Édouard Manet, Marina, 1964-1966

Most of these works I have mentioned, and those completing the exhibition as a whole, are more or less recent, from 2000 and onwards, with a few striking exceptions such as Broodthaers. These exceptions also include notably two works on paper from the end of the 19th century and early forties: the first is Marina, by Edouard Manet, a delicate and elegant etching on paper of ships at sea, a drawing reminiscent of his own maritime travels and sketches, when he was still aiming for a career in the Navy, before devoting his life entirely to his art. Its powerful dark lines contrast with the second work on paper, Untitled by WOLS (Alfred Otto Wolfgang Schulze). His watercolour depiction of a harbour seem lyrical and dreamlike, in soft tones of yellow and blue, yet its accumulation of details reflects the time he spent at de Camp des Milles concentration camp in 1939, fighting against confinement and anxiety. The presence of the two works on paper within a contemporary display give an additional sense of the historical context and aesthetic legacy surrounding seascapes, adding to the dialogues going on within the space from one work to another.

WOLS, Sans titre, 1940-1941

The theme of ‘water’ could seem simple. Yet this group exhibition, far from only skimming the surface, delivers a thoughtful and sensitive display of an uncontrollable element that we nevertheless always manage to appropriate as our own, in abstract and poetic terms.

Featured image: Marcel Broodthaers, Chère petite soeur (La Tempête) film still, 1972


Dark Waters, at Galerie Chantal Crousel, June 12th to July 24th



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Exhibition review Ongoing exhibitions Paris

Suivez mon regard at L’oeil de la femme à barbe

At the moment, it seems that Paris exhibitions are all about GIRLS. But I’ll be talking of an Parisian exhibition with a lot les press coverage but, in my books, a bit more feminist integrity. I am talking about the first inaugural group exhibition “Suivez mon regard” in the art boutique L’oeil de la Femme à Barbe”.

Located in a cosy little venue rue Quincampoix in Paris, right next to the Centre Pompidou, this first exhibition focuses around 30 women artists, using various mediums and subject-matter that weaves in and out of our notions of contemporary and decorative art.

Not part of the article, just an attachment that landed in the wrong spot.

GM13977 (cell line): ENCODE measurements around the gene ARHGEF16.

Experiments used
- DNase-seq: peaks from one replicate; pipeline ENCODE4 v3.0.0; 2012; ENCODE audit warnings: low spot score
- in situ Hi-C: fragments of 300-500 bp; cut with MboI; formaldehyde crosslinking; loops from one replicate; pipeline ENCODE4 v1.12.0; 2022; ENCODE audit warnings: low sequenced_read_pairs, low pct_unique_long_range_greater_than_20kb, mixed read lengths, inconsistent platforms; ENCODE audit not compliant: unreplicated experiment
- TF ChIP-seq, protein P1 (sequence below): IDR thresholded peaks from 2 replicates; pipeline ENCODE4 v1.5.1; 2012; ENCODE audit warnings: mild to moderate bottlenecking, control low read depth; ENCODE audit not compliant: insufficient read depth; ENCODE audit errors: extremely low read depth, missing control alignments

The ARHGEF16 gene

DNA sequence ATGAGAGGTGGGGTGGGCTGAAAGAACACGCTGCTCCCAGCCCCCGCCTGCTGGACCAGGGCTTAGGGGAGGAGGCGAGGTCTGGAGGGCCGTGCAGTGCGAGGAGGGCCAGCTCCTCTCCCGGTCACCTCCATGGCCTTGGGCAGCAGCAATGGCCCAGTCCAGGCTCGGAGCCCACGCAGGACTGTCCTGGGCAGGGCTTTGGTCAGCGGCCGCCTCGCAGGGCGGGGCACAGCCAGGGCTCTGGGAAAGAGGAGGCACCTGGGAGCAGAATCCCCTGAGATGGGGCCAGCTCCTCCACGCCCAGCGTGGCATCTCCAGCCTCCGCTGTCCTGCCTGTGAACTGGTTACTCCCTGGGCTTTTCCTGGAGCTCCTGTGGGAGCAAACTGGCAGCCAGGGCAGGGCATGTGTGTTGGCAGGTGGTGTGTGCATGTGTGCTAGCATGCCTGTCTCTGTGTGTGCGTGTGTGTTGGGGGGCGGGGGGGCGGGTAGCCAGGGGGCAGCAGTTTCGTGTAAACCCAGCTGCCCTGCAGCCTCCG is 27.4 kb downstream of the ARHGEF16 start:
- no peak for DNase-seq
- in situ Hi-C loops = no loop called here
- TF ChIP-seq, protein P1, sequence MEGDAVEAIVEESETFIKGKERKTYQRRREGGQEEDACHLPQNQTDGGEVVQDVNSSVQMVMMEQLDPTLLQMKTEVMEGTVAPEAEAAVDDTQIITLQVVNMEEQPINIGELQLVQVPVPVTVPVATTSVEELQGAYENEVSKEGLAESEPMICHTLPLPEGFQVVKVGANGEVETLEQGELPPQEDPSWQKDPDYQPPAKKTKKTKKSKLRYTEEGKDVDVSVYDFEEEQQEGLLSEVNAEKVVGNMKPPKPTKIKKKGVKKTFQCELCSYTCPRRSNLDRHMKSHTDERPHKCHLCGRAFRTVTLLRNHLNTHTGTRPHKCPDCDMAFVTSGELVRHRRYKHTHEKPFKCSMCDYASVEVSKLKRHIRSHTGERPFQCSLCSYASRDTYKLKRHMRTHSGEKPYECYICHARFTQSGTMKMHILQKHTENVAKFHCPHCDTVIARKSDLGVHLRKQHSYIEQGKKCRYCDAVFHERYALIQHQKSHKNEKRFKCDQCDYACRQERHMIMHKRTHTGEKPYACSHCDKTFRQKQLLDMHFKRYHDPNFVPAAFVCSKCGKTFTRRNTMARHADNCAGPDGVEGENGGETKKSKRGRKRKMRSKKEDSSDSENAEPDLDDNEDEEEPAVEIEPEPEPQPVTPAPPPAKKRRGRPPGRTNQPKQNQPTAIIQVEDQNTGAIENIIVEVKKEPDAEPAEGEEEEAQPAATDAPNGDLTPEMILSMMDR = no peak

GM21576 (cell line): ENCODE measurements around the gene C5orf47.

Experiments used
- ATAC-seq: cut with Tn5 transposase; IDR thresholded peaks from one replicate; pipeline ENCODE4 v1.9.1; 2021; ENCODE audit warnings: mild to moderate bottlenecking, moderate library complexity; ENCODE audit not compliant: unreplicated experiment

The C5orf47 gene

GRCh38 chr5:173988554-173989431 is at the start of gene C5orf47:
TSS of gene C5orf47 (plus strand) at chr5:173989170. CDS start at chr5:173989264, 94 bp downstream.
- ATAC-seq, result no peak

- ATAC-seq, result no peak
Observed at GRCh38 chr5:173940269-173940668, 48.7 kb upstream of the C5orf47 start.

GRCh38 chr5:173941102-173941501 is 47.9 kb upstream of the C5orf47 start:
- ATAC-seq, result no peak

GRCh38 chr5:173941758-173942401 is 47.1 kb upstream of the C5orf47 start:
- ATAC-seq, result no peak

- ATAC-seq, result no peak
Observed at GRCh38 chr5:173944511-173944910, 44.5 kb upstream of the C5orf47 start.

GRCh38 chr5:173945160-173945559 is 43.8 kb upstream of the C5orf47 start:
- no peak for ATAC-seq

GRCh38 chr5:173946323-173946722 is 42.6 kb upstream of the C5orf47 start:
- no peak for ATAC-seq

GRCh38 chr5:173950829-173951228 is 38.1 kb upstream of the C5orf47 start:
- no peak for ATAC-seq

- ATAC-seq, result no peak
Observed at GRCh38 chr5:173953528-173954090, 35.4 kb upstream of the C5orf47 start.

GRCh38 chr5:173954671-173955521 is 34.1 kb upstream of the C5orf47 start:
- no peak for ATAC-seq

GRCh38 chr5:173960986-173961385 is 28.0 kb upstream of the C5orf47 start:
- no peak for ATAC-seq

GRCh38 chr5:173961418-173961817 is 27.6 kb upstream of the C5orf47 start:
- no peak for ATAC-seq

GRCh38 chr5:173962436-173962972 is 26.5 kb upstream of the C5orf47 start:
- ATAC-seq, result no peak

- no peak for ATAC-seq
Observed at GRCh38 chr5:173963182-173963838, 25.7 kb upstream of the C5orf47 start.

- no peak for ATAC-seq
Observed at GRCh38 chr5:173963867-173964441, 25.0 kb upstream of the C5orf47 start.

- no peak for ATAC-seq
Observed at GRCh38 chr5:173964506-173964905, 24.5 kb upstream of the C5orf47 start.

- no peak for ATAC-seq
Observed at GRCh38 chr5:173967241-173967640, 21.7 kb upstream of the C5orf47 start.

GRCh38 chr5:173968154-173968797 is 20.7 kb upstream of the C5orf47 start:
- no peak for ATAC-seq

You might wonder why L’oeil de la Femme à Barbe chose the term “boutique d’art et d’objets itinérante” (roughly translatable as “art and objects itinerant shop”) has been chosen as rather than “art gallery”.

After a discussion with the owner and curator of the exhibition, it seems as though she wants to avoid the main labels that are attached to art galleries, in her own opinion: a sense of remoteness, isolation and silence. And although I disagree, believing that the atmosphere of a gallery (and its opening nights) varies widely depending on their owners, I do understand what she means in the general sense. Indeed, when I stumble upon the boutique with a friend, we are welcomed by her with open arms, drinks and food…as well as the presence of the artists themselves. Every Sunday and Thursday they assemble to welcome visitors and talk to them about their work.

It is a clever way of taking the element that really livens up a gallery exhibition – its opening night – and repeating it once a week, every time with various artists and informal discussions. And the display itself invites this cosiness, without cluttering the space; while the first floor has a lounge with a sofa and refreshments, downstairs is a cool and spacious continuation of the exhibition, allowing for a quieter viewing.

Martha Romero, Maja Vestida and Maja Desnuda, 2011

Amongst these artists, eccentricity and humour mingled with quaint, unsetting qualities seems to be the key. Amongst them: Martha Romero’s textile sculpted canvases, in which her little feminine models emulate both religious icons and art history in their small and soft intimate frames. I also had a soft spot for Pétra Werlé, who collects bits of vegetation and dead insects in the forest and then assembles them into impish, fairy-like characters, both ethereal and organic in nature. I was able to talk to her about her practice and passion, born from a great deal of boredom in her day job and the realization that with a bit of bread dough, butterfly wings, pinecones and leaves.